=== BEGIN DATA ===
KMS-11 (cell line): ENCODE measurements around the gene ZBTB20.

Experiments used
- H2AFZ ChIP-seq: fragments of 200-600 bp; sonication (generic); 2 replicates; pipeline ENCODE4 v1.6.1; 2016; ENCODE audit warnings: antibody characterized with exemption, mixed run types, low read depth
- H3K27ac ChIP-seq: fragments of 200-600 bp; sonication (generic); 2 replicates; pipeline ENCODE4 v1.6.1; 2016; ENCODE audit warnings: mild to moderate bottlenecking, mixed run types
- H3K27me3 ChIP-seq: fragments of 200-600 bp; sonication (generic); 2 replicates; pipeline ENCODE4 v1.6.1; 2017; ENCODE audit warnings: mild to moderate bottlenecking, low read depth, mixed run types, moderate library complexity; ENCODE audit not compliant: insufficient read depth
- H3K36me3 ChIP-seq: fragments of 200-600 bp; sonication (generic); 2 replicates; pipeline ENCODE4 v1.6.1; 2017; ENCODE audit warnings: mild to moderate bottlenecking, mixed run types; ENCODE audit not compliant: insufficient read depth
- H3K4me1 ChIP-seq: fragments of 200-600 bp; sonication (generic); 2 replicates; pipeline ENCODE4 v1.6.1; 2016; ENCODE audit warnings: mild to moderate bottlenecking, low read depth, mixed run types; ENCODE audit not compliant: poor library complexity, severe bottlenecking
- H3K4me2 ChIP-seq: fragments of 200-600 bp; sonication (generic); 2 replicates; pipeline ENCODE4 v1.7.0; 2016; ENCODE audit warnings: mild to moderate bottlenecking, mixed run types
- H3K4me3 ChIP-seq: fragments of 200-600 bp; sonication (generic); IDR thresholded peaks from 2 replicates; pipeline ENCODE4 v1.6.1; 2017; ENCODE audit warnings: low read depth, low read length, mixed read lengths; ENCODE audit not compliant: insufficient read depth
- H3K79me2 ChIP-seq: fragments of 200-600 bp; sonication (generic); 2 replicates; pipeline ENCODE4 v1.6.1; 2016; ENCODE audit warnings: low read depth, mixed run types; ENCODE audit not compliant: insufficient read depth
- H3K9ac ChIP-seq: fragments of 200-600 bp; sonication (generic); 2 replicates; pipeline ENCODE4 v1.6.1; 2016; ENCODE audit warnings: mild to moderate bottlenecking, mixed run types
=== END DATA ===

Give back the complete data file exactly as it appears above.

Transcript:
KMS-11 (cell line): ENCODE measurements around the gene ZBTB20.

Experiments used
- H2AFZ ChIP-seq: fragments of 200-600 bp; sonication (generic); 2 replicates; pipeline ENCODE4 v1.6.1; 2016; ENCODE audit warnings: antibody characterized with exemption, mixed run types, low read depth
- H3K27ac ChIP-seq: fragments of 200-600 bp; sonication (generic); 2 replicates; pipeline ENCODE4 v1.6.1; 2016; ENCODE audit warnings: mild to moderate bottlenecking, mixed run types
- H3K27me3 ChIP-seq: fragments of 200-600 bp; sonication (generic); 2 replicates; pipeline ENCODE4 v1.6.1; 2017; ENCODE audit warnings: mild to moderate bottlenecking, low read depth, mixed run types, moderate library complexity; ENCODE audit not compliant: insufficient read depth
- H3K36me3 ChIP-seq: fragments of 200-600 bp; sonication (generic); 2 replicates; pipeline ENCODE4 v1.6.1; 2017; ENCODE audit warnings: mild to moderate bottlenecking, mixed run types; ENCODE audit not compliant: insufficient read depth
- H3K4me1 ChIP-seq: fragments of 200-600 bp; sonication (generic); 2 replicates; pipeline ENCODE4 v1.6.1; 2016; ENCODE audit warnings: mild to moderate bottlenecking, low read depth, mixed run types; ENCODE audit not compliant: poor library complexity, severe bottlenecking
- H3K4me2 ChIP-seq: fragments of 200-600 bp; sonication (generic); 2 replicates; pipeline ENCODE4 v1.7.0; 2016; ENCODE audit warnings: mild to moderate bottlenecking, mixed run types
- H3K4me3 ChIP-seq: fragments of 200-600 bp; sonication (generic); IDR thresholded peaks from 2 replicates; pipeline ENCODE4 v1.6.1; 2017; ENCODE audit warnings: low read depth, low read length, mixed read lengths; ENCODE audit not compliant: insufficient read depth
- H3K79me2 ChIP-seq: fragments of 200-600 bp; sonication (generic); 2 replicates; pipeline ENCODE4 v1.6.1; 2016; ENCODE audit warnings: low read depth, mixed run types; ENCODE audit not compliant: insufficient read depth
- H3K9ac ChIP-seq: fragments of 200-600 bp; sonication (generic); 2 replicates; pipeline ENCODE4 v1.6.1; 2016; ENCODE audit warnings: mild to moderate bottlenecking, mixed run types